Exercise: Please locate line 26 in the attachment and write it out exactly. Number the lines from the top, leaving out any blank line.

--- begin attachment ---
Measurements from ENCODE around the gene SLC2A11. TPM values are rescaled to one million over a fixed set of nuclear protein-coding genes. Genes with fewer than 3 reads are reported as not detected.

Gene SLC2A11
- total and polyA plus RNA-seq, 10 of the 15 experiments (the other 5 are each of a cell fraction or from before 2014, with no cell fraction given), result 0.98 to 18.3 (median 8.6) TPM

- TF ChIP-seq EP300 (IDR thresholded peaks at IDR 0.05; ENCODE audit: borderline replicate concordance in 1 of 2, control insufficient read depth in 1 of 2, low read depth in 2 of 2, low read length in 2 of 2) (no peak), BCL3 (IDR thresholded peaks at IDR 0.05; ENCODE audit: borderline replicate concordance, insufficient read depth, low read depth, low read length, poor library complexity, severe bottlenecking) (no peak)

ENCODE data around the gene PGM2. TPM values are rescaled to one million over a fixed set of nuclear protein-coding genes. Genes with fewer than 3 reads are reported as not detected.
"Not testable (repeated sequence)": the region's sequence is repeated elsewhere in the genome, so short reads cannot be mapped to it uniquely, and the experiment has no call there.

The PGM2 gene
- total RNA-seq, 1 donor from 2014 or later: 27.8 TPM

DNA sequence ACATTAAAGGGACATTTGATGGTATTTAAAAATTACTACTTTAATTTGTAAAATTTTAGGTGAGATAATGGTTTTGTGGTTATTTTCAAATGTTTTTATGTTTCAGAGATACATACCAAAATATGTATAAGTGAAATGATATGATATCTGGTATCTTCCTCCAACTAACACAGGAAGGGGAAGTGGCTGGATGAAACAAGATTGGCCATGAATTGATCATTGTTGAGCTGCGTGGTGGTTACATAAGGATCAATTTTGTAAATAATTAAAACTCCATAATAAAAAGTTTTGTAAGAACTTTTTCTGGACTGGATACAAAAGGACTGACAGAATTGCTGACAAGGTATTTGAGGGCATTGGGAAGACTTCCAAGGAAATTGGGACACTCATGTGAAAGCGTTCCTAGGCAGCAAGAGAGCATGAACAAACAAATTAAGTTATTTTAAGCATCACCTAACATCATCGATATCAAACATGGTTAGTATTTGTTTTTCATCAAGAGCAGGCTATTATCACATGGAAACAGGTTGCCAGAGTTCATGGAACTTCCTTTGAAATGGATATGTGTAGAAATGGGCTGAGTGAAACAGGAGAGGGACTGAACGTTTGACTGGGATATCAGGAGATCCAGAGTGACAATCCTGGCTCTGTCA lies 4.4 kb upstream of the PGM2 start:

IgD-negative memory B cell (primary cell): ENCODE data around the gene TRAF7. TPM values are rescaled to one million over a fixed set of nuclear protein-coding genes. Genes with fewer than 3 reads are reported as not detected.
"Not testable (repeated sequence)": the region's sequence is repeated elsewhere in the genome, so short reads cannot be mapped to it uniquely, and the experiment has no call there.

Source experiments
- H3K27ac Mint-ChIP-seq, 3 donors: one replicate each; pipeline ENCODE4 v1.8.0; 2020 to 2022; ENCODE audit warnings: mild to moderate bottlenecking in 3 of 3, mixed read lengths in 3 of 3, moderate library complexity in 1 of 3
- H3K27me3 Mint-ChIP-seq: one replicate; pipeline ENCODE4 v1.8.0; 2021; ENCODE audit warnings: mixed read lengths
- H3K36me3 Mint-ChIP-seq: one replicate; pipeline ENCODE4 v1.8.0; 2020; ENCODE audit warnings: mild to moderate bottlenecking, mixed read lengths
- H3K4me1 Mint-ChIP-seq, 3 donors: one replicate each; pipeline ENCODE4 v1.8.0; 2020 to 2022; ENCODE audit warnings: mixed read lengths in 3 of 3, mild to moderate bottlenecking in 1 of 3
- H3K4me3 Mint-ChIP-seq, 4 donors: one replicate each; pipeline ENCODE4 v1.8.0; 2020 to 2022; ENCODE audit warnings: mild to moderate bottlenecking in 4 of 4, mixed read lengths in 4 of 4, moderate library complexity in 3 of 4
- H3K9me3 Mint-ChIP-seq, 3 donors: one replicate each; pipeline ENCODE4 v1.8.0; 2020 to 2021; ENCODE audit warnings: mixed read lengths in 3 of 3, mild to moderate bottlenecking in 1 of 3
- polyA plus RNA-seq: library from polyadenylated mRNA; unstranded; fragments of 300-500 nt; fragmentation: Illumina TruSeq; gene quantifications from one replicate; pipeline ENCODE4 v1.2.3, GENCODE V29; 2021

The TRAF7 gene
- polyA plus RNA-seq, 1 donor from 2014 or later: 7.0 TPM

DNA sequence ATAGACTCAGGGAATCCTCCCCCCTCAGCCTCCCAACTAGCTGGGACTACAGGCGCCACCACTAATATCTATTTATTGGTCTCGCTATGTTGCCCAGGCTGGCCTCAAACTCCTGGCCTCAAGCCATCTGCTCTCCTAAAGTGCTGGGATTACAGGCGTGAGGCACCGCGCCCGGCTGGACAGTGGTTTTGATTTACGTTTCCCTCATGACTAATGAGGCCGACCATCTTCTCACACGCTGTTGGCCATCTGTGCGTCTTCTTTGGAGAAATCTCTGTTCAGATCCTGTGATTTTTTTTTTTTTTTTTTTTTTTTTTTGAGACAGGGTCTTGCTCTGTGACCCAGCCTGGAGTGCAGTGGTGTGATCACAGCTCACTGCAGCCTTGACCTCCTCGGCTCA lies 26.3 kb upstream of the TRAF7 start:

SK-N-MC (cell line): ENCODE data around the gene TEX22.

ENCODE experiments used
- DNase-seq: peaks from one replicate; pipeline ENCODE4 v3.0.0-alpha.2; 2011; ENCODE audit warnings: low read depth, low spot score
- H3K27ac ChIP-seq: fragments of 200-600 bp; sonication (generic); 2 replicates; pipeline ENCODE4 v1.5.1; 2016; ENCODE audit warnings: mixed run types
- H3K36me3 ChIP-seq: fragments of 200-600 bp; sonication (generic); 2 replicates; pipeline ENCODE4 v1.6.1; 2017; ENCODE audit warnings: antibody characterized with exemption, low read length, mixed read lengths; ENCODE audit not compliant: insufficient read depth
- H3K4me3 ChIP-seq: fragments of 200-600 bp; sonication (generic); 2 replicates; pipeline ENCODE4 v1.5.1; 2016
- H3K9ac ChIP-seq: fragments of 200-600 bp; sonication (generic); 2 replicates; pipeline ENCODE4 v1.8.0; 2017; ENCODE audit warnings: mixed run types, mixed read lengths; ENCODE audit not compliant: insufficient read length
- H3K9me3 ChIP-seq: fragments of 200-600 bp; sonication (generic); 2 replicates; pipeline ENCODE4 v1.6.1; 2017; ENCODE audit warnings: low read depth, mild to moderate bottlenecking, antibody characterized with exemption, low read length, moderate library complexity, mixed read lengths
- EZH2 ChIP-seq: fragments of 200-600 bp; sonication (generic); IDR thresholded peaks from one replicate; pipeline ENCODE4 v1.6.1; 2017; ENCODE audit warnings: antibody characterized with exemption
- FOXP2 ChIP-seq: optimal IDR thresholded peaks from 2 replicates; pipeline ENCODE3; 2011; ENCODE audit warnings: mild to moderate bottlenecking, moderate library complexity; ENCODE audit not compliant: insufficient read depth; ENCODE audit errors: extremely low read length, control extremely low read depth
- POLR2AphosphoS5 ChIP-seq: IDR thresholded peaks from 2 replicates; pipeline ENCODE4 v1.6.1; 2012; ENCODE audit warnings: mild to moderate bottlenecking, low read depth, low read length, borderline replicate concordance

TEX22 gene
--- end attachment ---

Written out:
- H3K27ac ChIP-seq: fragments of 200-600 bp; sonication (generic); 2 replicates; pipeline ENCODE4 v1.5.1; 2016; ENCODE audit warnings: mixed run types